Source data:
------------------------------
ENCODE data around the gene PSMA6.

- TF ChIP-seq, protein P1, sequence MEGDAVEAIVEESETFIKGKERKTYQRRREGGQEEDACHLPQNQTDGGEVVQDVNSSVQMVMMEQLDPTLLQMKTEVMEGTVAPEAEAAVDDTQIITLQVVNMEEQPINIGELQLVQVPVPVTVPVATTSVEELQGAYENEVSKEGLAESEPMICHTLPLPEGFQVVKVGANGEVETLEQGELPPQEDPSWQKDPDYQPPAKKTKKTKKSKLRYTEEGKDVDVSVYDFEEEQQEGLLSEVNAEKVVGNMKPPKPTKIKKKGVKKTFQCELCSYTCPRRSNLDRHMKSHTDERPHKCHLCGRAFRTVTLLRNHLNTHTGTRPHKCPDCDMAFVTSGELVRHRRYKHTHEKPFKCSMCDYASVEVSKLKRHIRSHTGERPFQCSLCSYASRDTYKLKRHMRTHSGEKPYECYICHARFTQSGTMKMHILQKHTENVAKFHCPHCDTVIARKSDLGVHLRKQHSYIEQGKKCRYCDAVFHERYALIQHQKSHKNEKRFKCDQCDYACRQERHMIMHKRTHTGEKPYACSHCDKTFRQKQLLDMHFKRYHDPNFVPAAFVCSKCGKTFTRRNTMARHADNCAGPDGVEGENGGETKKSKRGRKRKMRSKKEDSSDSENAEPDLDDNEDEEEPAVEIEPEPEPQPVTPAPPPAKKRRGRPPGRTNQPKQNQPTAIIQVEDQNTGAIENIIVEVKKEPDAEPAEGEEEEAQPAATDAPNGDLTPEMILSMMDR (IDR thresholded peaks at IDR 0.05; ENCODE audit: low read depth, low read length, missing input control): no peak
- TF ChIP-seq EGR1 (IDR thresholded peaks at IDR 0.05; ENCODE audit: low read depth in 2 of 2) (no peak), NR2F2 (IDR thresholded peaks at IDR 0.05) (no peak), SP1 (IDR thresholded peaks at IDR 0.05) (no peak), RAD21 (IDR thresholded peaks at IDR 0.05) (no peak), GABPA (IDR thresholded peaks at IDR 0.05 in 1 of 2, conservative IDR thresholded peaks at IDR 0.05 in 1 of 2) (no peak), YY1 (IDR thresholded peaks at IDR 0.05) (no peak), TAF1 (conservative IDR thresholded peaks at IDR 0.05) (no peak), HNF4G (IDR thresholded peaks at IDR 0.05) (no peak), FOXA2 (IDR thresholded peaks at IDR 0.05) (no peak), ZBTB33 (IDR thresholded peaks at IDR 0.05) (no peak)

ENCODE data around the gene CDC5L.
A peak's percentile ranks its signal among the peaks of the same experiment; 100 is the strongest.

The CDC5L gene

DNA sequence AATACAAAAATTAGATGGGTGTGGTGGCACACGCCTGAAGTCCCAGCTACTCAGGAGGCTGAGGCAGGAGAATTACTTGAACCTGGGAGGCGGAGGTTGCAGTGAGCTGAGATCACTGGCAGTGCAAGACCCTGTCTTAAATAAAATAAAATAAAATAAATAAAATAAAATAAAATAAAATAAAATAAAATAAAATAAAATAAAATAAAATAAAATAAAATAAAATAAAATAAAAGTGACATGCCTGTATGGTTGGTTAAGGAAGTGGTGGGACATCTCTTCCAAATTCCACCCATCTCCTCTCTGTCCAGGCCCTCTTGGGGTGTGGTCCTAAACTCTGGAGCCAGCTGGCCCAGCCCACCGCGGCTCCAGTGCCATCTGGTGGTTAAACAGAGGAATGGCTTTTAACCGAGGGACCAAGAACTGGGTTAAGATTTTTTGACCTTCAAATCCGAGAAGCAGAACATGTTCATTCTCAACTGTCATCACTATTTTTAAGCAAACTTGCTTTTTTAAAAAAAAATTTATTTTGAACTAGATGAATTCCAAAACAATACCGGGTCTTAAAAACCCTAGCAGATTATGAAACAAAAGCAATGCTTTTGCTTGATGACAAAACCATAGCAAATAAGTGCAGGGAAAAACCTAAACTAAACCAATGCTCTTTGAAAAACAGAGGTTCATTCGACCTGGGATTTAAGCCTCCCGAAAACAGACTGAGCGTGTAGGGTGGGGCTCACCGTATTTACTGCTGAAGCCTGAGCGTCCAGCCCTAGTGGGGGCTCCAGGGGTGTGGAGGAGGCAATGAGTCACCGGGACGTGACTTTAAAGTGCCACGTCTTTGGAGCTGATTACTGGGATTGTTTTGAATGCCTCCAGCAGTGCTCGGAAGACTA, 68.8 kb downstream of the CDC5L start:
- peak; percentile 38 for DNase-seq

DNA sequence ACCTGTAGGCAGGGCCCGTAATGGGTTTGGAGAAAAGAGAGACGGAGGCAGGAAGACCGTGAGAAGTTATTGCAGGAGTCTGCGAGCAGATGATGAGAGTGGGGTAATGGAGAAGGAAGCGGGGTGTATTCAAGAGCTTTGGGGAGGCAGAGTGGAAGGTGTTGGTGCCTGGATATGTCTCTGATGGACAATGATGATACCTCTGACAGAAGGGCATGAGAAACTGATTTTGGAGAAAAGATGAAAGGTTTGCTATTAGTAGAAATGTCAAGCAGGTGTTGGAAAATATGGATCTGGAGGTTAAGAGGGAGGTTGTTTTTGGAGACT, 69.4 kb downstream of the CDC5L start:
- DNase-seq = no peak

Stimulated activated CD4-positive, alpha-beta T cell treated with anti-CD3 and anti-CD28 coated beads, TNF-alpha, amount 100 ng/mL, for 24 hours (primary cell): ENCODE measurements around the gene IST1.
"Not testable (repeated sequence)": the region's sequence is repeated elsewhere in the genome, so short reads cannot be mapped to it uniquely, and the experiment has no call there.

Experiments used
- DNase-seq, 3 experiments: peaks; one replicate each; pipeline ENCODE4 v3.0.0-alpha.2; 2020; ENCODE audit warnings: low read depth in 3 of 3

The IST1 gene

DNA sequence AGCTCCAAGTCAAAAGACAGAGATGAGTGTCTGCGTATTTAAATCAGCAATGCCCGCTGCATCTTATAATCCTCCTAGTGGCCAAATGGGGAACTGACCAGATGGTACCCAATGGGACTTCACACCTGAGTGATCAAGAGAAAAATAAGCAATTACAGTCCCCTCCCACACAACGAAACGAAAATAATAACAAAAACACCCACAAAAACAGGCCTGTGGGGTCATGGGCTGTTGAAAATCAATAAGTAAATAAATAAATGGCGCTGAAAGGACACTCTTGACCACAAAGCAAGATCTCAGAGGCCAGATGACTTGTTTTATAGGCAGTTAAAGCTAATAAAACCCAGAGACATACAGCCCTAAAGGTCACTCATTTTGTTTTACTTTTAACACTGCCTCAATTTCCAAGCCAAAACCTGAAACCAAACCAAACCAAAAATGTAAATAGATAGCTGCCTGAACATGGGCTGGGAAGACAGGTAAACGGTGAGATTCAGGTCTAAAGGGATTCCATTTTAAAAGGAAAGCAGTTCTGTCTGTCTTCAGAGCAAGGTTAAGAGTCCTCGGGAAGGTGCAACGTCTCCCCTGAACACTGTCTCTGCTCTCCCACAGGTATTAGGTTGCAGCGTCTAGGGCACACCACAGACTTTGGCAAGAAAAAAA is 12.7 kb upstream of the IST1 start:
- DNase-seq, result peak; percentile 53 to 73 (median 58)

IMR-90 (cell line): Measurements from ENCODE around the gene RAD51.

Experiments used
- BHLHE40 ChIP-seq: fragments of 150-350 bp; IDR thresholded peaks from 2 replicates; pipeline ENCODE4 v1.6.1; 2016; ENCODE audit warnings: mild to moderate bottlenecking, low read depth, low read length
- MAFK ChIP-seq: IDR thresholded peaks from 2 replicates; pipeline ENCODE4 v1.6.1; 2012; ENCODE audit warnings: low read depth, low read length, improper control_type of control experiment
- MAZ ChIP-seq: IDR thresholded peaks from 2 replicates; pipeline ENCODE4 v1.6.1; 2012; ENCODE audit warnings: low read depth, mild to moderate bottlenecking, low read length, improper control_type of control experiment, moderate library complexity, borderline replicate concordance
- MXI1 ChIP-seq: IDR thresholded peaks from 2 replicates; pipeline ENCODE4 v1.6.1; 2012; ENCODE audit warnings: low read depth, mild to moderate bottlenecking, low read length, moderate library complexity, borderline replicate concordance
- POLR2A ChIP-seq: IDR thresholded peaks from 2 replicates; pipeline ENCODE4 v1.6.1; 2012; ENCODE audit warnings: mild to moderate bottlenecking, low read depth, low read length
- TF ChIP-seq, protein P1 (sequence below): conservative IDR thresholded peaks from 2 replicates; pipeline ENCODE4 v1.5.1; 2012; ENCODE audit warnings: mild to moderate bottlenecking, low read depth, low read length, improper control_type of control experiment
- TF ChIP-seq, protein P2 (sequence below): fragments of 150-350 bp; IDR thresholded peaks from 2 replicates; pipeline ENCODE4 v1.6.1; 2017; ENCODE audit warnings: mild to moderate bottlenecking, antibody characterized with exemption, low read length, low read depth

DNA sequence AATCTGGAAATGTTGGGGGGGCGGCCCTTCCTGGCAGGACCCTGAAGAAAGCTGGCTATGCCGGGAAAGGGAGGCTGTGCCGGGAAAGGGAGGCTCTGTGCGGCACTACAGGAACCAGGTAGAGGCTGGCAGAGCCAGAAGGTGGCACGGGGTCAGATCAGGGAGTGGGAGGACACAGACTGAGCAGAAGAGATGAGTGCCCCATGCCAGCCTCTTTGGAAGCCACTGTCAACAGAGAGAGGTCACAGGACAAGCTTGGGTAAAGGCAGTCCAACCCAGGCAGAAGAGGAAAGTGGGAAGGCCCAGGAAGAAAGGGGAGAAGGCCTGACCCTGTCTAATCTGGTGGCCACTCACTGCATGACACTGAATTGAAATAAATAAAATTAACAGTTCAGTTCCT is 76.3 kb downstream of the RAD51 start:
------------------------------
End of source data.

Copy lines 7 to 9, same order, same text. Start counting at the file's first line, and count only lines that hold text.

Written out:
DNA sequence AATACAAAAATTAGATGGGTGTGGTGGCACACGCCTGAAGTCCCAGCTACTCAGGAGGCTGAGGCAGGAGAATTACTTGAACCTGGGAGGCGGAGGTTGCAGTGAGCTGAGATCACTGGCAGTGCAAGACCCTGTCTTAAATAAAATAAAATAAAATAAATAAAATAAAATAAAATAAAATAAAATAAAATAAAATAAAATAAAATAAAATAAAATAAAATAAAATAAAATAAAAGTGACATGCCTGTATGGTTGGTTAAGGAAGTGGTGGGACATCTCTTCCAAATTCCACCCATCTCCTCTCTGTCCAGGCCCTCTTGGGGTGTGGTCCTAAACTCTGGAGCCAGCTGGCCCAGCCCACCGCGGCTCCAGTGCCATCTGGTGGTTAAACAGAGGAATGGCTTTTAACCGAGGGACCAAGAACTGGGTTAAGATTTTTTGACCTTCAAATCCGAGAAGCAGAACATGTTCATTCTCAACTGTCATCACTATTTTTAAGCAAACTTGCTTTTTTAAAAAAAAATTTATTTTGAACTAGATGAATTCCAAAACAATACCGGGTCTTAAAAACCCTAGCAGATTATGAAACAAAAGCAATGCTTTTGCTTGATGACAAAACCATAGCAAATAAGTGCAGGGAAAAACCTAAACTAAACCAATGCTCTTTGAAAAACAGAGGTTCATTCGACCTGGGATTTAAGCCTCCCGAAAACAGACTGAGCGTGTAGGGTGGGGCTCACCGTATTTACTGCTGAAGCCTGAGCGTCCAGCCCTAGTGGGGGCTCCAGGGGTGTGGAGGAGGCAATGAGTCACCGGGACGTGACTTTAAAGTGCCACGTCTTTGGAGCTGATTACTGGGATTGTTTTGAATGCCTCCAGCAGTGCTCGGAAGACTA, 68.8 kb downstream of the CDC5L start:
- peak; percentile 38 for DNase-seq

DNA sequence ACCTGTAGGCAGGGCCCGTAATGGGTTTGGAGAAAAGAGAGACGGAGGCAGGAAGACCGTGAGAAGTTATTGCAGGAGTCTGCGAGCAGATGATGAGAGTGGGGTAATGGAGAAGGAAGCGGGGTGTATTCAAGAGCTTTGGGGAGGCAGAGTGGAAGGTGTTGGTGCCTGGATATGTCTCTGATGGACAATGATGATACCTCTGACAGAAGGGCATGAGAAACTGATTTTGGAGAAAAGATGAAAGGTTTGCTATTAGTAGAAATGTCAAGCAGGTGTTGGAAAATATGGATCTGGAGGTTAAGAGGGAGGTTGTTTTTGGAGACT, 69.4 kb downstream of the CDC5L start: